Extension of Tibetan plateau, typical Tibetan traditions, Bon (pre-buddhist) and Buddhist culture, forbidden area till the last decade, dramatic landscapes, warm-friendly locals, walled city of Loman-thang, as it was for hundred years ago, grand views of the snow capped peaks
Mustang is the old kingdom of Lo. Actually the capital of the Mustang district is Jomsom, but the real Tibetan style district lies north of Kagbeni and is usually referred to as Upper Mustang.
Mustang has an average elevation of 13,000ft and is located to the north of the mountain giants of Dhaulagiri and Annapurna and is therefore north of the main Himalayan range and geographically is part of the highlands of Tibet. It is a vast high valley, arid and dry, characterized by eroded canyons, colorful stratified rock formations and has a barren, desert like appearance.
One of the most fascinating features of Mustang are literally thousands of cliff dwellings, some of which look completely inaccessible. The most recent theory is that they may date 8-10,000 BC when Mustang was a much greener land.
Naturally, most of the history is now a matter of legend rather than recorded fact, but it seems clear that Lo was once part of Ngari, part of Tibet and a rather loose collection of feudal domains. It was incorporated into the Tibetan Empire under the most famous of the Tibetan kings Songtsengampo. It was an important means of crossing the Himalaya from Tibet to Nepal, and many of the old salt caravans passed through Mustang. By 14C much of Ngari became part of the Malla empire, whose capital was Sinja in western Nepal. Really, it became an independent kingdom in its own right, under the rule of Ame Pal, the founder king of Lo in 1380. The present royal family can trace its history 25 generations back to Ame Pal, and the city of Lomanthang, which we will visit, was the centre of their power.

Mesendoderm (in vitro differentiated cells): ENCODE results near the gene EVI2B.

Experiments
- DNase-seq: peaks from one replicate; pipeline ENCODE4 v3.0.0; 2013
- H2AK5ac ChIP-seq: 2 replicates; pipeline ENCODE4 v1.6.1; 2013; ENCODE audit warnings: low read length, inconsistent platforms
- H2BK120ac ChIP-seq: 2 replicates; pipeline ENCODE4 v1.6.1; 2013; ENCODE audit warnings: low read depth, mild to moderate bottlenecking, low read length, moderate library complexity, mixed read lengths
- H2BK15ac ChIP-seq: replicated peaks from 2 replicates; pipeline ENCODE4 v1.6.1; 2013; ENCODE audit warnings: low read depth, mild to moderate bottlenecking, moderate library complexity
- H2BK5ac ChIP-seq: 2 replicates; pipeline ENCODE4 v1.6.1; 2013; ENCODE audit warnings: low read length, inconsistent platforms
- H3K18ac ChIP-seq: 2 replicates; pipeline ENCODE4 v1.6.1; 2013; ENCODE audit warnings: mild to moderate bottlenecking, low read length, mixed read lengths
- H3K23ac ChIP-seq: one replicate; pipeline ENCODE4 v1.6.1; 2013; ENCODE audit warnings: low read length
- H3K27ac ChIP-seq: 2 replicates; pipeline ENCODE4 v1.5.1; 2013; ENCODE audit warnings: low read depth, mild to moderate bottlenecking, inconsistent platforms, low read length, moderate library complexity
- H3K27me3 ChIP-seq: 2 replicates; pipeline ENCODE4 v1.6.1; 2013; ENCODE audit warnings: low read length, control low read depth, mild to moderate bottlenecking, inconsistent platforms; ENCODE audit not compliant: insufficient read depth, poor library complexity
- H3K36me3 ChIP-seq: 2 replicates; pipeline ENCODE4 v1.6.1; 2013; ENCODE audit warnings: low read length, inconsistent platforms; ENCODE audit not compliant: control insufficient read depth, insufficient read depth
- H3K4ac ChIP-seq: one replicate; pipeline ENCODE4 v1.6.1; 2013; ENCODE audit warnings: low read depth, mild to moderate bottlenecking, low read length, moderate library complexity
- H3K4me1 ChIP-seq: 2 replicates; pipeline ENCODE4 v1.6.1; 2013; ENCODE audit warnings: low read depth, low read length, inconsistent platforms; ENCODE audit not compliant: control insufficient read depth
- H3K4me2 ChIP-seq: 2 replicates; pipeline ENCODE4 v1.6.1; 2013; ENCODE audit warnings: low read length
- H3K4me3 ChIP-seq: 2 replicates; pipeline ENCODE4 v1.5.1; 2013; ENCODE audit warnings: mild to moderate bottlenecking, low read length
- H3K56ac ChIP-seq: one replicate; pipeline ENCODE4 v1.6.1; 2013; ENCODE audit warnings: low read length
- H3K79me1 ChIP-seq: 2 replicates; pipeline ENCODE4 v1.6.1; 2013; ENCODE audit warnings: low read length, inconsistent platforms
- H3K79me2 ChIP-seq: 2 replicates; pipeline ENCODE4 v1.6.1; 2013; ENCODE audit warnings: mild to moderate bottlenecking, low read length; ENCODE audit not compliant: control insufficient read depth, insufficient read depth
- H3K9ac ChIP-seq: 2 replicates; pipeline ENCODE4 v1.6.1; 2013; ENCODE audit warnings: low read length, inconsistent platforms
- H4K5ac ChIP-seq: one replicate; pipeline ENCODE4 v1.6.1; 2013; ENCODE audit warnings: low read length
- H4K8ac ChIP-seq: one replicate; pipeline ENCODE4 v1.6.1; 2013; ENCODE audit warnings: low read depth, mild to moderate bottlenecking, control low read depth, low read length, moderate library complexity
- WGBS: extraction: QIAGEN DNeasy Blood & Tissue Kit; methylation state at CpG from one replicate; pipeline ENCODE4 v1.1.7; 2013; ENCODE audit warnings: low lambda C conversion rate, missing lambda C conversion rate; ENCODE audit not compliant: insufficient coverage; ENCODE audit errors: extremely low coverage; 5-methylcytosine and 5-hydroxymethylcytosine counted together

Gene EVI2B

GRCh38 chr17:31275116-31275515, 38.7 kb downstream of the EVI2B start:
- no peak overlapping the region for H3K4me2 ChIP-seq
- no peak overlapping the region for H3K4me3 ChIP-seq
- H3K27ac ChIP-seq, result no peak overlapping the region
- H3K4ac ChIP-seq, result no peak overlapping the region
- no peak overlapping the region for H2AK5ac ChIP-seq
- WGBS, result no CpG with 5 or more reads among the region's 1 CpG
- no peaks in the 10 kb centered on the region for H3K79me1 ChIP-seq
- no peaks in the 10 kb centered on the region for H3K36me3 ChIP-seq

In more recent times in the 1960’s Mustang became the centre for Tibetan Guerrilla fighters who carried out small operations against the occupying Chinese. They were assisted by the CIA and the Tibetan Khampas were secretly trained in America. With Nixon’s visit to China in the 1970’s, the CIA’s support was withdrawn and the Nepalese managed to disband these resistance fighters.
We have given considerable thought to our Mustang itinerary and it does not skimp in terms of time spent within the kingdom. It does give you the opportunity to visit the main town, Lo Manthang, and one or two of the villages beyond. Our research indicates that late August /early September would be an excellent time to visit the kingdom, which is not much affected by the monsoon.
Well known, intrepid explorers such as Professor David Snellgrove and the Italian scholar Guiseppi Tucci visited Mustang in the 1950’s and it has largely been their tales of a Tibetan like arrid region that has fuelled interest in the area.
Recognizing the special nature of this old, tiny kingdom, the Nepalese have imposed a surcharge for anyone wishing to trek past Kagbeni, the border of Upper Mustang. With legal trekking groups only being allowed in for the first time in March 1992, you would be part of a small privileged minority to visit this remote outpost of Nepal.